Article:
Oettinger: no move to pan-Europe licensing, possible concessions on geoblocking
The European Commission does not want to impose pan-European content licensing as part of its Digital Single Market proposals, and the audiovisual industry could benefit from certain exemptions to restrictions on geoblocking to enable them to continue to license on a territory-by-territory basis, according to Günther Oettinger, European Commissioner for the digital economy and society.
Speaking at the Cannes Film Festival, Oettinger said that “a degree of territoriality” could be maintained while the Commission also took steps to promote portability of content rights.
He said there is a need for a single European copyright system to avoid the need to clear copyright across all 28 member states individually. “European rules on copyright — which largely date from 2001 — must be adapted to meet the challenges and opportunities offered by new technologies,” he said.
Oettinger said that European consumers should be able to watch content across national borders.
“We want to ensure that legally acquired content is portable. A European consumer, who buys a film from a video-on-demand catalogue from their home country, should be able to watch it wherever they travel in the European Union,” he said.
“Secondly, we want to promote better access to creative works, while fully respecting the foundations of their financing. This would contribute to the circulation of works and cultural diversity in Europe; it could increase audiences and open up additional sources of income for creators.”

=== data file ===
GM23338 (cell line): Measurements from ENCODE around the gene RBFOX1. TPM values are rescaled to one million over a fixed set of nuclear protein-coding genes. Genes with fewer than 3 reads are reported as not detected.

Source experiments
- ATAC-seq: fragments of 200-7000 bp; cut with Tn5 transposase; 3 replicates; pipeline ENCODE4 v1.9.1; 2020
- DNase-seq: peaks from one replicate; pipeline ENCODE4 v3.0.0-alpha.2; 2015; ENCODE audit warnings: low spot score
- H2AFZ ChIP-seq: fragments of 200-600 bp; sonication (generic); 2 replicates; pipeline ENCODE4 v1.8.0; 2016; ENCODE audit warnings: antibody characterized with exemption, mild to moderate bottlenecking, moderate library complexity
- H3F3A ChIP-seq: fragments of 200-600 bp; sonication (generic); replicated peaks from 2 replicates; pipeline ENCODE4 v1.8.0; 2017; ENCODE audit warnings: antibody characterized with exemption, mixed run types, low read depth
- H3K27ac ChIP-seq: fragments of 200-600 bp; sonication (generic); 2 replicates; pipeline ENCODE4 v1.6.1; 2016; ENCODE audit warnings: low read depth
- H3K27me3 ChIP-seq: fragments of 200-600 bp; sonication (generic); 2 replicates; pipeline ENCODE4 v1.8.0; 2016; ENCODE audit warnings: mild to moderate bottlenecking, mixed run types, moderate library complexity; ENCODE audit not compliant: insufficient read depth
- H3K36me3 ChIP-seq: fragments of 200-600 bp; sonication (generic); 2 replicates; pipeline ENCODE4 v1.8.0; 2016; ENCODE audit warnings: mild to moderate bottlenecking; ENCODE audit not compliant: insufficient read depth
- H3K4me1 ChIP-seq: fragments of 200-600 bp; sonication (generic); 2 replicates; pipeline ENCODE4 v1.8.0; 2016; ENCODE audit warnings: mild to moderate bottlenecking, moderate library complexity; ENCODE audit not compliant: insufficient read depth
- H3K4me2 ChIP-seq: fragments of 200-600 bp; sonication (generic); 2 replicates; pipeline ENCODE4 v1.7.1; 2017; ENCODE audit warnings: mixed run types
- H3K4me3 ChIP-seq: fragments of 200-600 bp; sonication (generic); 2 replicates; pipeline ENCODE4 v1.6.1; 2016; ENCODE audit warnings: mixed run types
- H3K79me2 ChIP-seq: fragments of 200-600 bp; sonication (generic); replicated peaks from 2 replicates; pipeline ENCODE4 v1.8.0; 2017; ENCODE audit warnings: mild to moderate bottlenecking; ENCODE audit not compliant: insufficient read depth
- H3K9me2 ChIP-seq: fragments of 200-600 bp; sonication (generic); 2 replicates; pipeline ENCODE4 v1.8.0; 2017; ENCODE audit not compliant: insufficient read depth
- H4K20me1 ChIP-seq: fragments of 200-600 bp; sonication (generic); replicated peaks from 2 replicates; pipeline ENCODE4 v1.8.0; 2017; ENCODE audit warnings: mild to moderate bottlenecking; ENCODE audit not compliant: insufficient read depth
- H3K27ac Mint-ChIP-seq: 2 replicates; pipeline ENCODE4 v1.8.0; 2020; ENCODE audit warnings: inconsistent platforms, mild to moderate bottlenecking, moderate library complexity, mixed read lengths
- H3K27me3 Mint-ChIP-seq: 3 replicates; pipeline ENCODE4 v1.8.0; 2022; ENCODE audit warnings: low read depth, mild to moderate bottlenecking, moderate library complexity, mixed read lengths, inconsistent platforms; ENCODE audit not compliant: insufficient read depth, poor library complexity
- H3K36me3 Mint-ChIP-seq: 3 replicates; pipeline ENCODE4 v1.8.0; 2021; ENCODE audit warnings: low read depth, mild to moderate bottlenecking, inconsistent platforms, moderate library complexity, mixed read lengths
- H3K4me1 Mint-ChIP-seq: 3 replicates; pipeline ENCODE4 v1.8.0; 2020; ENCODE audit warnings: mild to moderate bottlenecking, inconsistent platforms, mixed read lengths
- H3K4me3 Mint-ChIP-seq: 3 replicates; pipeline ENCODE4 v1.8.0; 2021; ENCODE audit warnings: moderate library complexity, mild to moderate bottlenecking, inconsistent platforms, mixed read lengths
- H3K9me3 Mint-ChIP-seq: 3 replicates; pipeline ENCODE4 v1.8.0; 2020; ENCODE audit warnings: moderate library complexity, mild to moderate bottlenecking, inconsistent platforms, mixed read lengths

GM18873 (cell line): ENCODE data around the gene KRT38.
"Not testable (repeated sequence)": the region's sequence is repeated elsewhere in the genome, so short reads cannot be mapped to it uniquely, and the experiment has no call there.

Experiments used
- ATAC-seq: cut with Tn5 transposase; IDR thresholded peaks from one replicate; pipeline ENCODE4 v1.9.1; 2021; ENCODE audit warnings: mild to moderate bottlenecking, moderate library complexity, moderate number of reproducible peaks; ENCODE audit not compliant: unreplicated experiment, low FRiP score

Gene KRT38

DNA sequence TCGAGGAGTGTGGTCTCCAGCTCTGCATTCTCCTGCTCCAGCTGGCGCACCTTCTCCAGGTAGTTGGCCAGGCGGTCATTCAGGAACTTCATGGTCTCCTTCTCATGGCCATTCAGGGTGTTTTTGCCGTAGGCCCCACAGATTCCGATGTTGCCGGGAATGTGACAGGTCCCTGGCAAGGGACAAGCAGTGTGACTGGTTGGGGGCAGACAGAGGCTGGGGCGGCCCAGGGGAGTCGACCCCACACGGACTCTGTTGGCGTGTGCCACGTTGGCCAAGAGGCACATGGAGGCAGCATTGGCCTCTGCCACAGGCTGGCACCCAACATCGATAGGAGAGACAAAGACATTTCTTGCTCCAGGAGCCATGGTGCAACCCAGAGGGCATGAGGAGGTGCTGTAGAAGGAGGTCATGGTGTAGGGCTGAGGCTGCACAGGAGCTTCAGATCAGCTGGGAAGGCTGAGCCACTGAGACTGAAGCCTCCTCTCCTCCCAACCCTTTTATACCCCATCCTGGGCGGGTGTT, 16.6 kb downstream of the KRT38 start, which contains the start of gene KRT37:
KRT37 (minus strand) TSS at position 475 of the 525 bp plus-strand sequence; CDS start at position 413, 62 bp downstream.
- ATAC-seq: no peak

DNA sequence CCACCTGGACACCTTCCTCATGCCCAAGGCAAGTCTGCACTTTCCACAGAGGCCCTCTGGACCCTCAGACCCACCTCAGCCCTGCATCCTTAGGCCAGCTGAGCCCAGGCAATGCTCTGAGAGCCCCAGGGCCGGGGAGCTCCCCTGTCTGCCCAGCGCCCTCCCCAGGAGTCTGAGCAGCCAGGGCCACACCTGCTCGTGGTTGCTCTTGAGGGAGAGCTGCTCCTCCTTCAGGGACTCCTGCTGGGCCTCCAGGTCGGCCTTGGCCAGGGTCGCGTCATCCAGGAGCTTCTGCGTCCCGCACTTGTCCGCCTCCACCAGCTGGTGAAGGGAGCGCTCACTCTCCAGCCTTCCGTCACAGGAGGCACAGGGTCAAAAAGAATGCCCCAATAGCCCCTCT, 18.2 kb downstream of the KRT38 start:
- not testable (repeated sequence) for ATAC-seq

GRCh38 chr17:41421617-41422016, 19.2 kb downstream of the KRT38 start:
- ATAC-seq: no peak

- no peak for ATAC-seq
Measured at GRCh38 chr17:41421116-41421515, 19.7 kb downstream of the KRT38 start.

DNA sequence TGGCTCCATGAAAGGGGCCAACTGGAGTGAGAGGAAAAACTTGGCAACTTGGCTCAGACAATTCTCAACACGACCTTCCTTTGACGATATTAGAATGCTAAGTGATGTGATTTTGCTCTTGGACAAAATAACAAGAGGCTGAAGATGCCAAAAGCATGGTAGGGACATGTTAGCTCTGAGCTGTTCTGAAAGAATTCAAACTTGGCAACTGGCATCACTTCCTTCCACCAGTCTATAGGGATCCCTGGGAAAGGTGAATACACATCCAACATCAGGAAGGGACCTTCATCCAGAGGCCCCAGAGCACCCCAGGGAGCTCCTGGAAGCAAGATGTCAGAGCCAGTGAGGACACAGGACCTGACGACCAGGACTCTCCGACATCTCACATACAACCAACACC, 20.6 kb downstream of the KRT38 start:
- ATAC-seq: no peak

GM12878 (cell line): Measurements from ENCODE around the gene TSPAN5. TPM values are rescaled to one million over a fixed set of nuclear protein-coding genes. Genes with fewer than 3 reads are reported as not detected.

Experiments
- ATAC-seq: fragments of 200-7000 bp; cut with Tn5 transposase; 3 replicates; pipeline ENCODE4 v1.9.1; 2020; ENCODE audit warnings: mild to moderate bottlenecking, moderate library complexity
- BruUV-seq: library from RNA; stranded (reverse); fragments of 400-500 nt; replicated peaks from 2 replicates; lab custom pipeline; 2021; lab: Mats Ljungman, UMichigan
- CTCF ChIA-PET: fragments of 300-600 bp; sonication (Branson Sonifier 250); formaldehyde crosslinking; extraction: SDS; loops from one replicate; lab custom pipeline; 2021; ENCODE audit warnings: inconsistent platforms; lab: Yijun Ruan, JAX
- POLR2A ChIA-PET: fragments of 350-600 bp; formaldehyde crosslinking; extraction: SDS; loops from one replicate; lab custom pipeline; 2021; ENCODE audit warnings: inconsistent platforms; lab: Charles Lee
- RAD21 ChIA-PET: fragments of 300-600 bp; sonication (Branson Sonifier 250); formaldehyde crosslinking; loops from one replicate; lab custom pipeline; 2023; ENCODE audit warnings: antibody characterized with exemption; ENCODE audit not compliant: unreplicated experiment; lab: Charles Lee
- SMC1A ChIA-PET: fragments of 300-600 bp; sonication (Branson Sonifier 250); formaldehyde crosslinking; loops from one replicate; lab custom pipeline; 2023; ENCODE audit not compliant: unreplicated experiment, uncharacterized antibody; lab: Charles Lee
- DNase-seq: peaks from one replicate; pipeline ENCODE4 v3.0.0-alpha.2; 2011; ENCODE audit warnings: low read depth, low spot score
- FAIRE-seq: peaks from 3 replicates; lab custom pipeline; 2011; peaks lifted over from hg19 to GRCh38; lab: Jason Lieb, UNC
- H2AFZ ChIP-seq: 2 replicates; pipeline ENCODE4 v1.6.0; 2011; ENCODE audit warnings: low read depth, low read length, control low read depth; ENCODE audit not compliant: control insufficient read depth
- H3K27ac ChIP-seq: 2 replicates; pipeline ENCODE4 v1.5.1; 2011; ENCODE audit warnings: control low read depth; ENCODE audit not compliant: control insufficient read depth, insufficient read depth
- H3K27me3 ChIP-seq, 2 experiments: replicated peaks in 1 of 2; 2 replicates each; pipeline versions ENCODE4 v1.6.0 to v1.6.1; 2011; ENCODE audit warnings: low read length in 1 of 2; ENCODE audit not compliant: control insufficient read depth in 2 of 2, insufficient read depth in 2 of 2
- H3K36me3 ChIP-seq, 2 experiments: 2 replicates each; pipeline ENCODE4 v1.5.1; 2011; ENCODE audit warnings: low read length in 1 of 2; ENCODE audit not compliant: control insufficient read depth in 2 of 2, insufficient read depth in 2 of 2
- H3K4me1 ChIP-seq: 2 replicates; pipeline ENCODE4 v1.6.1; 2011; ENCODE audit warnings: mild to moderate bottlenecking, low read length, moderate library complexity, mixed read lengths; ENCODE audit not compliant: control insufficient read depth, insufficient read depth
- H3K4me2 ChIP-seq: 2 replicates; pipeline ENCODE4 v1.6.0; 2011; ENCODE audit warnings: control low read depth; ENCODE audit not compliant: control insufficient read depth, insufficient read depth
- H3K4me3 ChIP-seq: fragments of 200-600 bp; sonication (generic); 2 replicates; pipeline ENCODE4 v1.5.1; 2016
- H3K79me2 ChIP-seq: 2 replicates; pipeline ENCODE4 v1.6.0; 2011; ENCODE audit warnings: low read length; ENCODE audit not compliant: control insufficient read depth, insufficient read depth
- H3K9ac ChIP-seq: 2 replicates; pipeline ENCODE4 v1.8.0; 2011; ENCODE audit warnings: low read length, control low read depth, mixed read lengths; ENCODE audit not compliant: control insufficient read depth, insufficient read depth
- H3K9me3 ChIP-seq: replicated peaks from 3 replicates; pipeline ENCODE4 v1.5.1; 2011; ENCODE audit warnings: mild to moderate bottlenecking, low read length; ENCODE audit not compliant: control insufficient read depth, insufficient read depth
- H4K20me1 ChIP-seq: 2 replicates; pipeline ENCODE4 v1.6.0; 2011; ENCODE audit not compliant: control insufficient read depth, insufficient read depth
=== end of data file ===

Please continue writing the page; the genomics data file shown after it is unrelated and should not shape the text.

However, he said there would be a need for exemptions for the TV and film industries. The audiovisual industry has expressed concern about the potential impact of the removal of rights to license content on a territory-by-territory basis if the EC banned all geoblocking of content. Those involved in content creation have expressed strong concern that Digital Single Market proposals, if undiluted, could have a severe knock-on effect on international co-production deals, which rely on territory-by-territory licensing to recoup funding.
“We do not want to change the principle of territoriality of rights or to impose pan-European licences. Europe’s audiovisual rules — which already support the promotion of European works — will be reviewed. We will also analyse the role of platforms and new online players in disseminating content,” said Oettinger.
“The measures which we will propose will strengthen the cultural and creative sector, which is a driver for jobs and growth. These concepts are at the core of the Commission’s proposals.”
In Cannes, Oettinger said Europe had to acquire “more digital sovereignty” to address competition from global internet giants like Google and Amazon.
At a press meeting on Sunday with film directors Michel Hazanavicius and Costa-Gavras, Oettinger said steps to combat piracy would be an “essential element” in digital reform.